India’s digital payment revolution has dramatically transformed how people pay for goods and services. With platforms like UPI (Unified Payments Interface) surging in popularity, many believed that cash in India would soon become obsolete. However, the CMS India Cash Vibrancy Report 2023 presents a different narrative. Despite the growth of digital payments, cash in India remains significant, underscoring its vital role in India’s economy.

The Current State of Cash in India

  • Increase in ATM Withdrawals: The average monthly value of ATM withdrawals increased from INR 1.35 crore in FY23 to INR 1.43 crore in FY24, marking a 5.51% rise. This steady demand for cash persists despite the surge in digital transactions.
  • Urban vs. Rural Divide: Urban areas, particularly metro cities, saw a 10.37% increase in cash withdrawals from FY23 to FY24, while semi-urban and rural areas experienced smaller increases of 3.94% and 3.73%, respectively. This highlights a digital divide, with urban populations more comfortable using a mix of cash and digital payments.

cash in india

  • From FY 2012 to FY 2016, both the GDP growth rate and currency in circulation/GDP ratio were relatively stable.
  • FY 2017 saw a sharp decline in the currency in circulation/GDP ratio due to demonetisation.
  • Post-demonetization, the ratios gradually increased, with significant spikes during economic downturns, such as the COVID-19 pandemic in FY 2021.

Real-Life Examples of Cash in India

  • Street Vendors and Local Markets: In many parts of India, especially urban areas, street vendors and local market sellers still prefer cash transactions. For example, in Delhi’s Chandni Chowk market, vendors often request cash payments due to the high transaction fees associated with digital payments and the immediate liquidity cash provides.
  • Public Transport: In cities like Mumbai, cash remains the quickest and easiest way to buy tickets for local trains and buses. While digital options are available, many commuters find it more convenient to use cash for these small, everyday transactions.
  • Rural Areas: In rural areas, where digital literacy and internet connectivity are still challenges, cash remains the primary mode of transaction. Farmers selling their produce at local markets or buying supplies often rely on cash, as digital payment infrastructure is not always available.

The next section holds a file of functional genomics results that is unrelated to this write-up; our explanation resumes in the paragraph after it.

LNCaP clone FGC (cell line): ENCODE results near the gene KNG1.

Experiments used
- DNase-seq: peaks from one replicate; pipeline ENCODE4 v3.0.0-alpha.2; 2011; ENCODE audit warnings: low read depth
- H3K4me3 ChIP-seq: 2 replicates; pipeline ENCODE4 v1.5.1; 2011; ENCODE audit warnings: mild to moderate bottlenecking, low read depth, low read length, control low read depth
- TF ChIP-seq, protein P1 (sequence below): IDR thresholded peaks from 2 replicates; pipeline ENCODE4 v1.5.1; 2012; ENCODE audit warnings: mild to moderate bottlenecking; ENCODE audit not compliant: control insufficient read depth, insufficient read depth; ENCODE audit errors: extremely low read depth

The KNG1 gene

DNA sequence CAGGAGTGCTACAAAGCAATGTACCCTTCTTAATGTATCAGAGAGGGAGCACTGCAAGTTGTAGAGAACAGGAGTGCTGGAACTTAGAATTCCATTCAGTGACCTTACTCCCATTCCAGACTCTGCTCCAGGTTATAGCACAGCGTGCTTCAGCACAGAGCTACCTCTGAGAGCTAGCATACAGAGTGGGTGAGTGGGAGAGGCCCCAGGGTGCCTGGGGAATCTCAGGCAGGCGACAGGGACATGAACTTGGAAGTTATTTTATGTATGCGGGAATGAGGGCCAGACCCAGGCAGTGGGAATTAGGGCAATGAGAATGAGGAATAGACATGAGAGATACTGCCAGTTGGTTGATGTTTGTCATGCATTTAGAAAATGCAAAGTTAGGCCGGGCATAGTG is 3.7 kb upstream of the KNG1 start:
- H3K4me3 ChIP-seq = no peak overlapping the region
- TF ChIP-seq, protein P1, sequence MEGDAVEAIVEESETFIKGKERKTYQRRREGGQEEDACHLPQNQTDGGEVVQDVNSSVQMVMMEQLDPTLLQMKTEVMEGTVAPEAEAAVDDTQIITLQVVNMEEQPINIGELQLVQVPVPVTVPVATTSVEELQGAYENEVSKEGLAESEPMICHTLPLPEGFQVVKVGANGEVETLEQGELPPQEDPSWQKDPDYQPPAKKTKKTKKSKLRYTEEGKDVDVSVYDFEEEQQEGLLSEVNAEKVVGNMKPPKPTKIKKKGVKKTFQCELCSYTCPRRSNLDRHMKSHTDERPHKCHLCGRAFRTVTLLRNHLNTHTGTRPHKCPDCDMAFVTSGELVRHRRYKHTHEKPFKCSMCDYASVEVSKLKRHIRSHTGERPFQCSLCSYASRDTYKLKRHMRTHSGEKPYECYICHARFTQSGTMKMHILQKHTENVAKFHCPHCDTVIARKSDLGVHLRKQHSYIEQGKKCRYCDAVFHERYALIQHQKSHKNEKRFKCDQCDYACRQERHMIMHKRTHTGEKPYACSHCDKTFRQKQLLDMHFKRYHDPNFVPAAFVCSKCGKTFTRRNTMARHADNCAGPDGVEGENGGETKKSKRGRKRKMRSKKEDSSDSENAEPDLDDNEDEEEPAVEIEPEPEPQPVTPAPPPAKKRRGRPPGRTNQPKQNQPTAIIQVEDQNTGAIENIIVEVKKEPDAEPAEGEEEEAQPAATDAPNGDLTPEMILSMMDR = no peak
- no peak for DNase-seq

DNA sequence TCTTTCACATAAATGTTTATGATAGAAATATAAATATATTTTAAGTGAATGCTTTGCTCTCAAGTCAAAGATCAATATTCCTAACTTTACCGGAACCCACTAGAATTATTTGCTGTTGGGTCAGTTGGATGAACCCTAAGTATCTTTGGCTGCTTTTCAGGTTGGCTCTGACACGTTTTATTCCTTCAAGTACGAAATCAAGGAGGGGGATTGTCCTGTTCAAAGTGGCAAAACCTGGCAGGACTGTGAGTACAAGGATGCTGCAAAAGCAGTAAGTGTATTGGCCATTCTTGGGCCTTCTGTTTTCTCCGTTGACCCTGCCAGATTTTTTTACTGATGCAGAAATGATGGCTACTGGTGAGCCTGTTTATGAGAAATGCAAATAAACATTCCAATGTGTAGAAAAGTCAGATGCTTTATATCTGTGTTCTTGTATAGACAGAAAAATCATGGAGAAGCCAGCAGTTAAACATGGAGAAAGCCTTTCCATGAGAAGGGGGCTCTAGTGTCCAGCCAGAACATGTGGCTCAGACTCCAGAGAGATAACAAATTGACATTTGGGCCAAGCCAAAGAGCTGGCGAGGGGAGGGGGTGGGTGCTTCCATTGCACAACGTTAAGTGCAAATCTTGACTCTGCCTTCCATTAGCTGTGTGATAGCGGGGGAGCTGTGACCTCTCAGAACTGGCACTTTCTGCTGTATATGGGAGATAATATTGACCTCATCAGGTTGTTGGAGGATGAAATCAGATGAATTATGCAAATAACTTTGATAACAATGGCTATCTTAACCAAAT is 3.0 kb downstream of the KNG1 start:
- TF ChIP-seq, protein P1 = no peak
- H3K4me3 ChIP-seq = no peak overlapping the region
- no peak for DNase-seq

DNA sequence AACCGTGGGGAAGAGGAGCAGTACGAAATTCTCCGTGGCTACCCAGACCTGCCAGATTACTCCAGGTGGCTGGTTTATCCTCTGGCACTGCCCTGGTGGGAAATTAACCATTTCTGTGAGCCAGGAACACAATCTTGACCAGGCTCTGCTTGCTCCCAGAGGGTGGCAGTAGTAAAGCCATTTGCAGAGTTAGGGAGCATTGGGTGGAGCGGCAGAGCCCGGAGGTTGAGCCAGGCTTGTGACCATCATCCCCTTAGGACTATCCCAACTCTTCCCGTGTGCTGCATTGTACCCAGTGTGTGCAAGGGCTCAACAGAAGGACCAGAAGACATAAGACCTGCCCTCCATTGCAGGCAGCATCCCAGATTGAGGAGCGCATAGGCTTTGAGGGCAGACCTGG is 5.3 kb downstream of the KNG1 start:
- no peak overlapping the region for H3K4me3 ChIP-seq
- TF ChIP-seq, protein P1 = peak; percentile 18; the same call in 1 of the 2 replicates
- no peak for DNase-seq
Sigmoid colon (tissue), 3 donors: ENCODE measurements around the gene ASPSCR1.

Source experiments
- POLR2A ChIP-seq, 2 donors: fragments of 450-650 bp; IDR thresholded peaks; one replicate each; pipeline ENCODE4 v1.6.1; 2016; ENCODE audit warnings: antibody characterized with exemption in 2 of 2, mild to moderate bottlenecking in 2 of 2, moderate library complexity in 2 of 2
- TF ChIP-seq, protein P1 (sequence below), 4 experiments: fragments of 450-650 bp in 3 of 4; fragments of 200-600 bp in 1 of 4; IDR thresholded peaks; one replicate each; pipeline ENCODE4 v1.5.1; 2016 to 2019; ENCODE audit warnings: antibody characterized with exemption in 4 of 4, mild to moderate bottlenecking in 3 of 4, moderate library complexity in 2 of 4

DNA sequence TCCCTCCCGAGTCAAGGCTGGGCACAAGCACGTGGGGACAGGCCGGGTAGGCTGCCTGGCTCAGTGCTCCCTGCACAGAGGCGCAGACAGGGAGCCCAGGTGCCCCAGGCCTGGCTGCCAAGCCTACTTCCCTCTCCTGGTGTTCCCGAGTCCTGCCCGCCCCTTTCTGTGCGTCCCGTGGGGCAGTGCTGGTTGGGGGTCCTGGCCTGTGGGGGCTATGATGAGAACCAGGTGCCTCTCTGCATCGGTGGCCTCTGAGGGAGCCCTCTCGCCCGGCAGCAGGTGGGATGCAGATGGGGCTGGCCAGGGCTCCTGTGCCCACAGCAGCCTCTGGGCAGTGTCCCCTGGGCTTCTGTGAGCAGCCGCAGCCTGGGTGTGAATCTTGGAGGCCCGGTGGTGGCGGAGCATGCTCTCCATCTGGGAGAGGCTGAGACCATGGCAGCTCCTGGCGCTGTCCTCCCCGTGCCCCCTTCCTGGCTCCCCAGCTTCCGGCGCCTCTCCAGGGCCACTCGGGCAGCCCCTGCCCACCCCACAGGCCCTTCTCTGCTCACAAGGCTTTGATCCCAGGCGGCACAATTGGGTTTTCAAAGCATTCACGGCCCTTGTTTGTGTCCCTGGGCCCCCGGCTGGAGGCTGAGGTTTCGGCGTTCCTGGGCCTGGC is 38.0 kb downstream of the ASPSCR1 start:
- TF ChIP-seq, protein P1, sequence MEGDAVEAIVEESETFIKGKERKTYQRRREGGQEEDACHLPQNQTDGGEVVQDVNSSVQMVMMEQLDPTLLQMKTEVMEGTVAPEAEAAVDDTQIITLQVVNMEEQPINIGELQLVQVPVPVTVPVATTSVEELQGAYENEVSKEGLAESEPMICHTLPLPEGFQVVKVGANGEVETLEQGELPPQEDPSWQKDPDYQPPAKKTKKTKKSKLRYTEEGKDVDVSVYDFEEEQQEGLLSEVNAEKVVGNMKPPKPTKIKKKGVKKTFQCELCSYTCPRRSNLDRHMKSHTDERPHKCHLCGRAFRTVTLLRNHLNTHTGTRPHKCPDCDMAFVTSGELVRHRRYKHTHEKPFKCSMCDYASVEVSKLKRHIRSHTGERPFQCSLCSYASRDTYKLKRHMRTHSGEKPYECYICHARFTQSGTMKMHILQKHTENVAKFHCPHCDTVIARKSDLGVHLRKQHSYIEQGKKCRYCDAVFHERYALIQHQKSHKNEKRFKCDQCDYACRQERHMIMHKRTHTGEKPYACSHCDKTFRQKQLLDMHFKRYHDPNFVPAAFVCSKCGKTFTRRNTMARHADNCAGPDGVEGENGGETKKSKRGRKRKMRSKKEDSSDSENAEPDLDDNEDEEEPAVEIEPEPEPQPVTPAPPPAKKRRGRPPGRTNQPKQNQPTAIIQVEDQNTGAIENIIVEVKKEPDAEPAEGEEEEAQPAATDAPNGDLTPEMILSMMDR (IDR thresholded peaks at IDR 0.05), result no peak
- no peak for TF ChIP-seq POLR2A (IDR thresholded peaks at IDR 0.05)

• Cash Replenishment Per ATM (₹ Cr): Look at the table below for cash replenishment data (₹ Cr) state-wise, Jammu & Kashmir was the only state that saw a decline in ATM cash replenishments from ₹1.13 Cr in FY 2022 to ₹1.02 Cr in FY 2023.

Cash Replenishment Per ATM (₹ Cr) State-wise

State/UTFY 2022

FY 2023

Andhra Pradesh1.41.57
Himachal Pradesh1.061.3
Jammu & Kashmir1.131.02
Madhya Pradesh1.351.57
Tamil Nadu1.21.39
Uttar Pradesh1.031.18
West Bengal1.181.39

Factors Contributing to Cash in India

  • Limited Digital Literacy: Many people, especially in rural areas, are not familiar with using digital payment methods.
  • Infrastructure Challenges: Stable internet connections and smartphones are not available everywhere, making digital payments difficult.
  • Security Concerns: Some people are wary of digital payment security, preferring the perceived safety of cash.
  • Convenience for Small Transactions: For small, everyday purchases like buying vegetables or paying for public transport, cash is often quicker and easier.
  • Increase in Bank Branches: The opening of new bank branches, particularly in semi-urban and rural locations, is expected to provide a boost to cash usage. These areas are likely to benefit the most from increased access to banking services, which can facilitate cash transactions.

cash in india

The Future of Payments in India

As India continues to modernize, cash and digital payments are likely to coexist. The government is expected to focus on financial inclusion initiatives to bridge the digital divide, while companies will work on enhancing the security and convenience of digital payments. Major players like PhonePe and Google Pay will continue to innovate, driving further growth in the digital payment space.

Although digital payments are gaining traction, cash remains a vital part of India’s economy. Balancing the use of both cash and digital payments will ensure financial inclusion and support economic growth. By embracing both methods, India can leverage the strengths of each to create a more inclusive and prosperous future.

Bridging the Digital Divide

Efforts to enhance digital literacy and infrastructure in rural areas are crucial for promoting digital payments. Initiatives by the government and financial institutions to improve internet connectivity and digital payment education can help bridge the gap between urban and rural areas.

Digital Payments in North East Region of India (NER)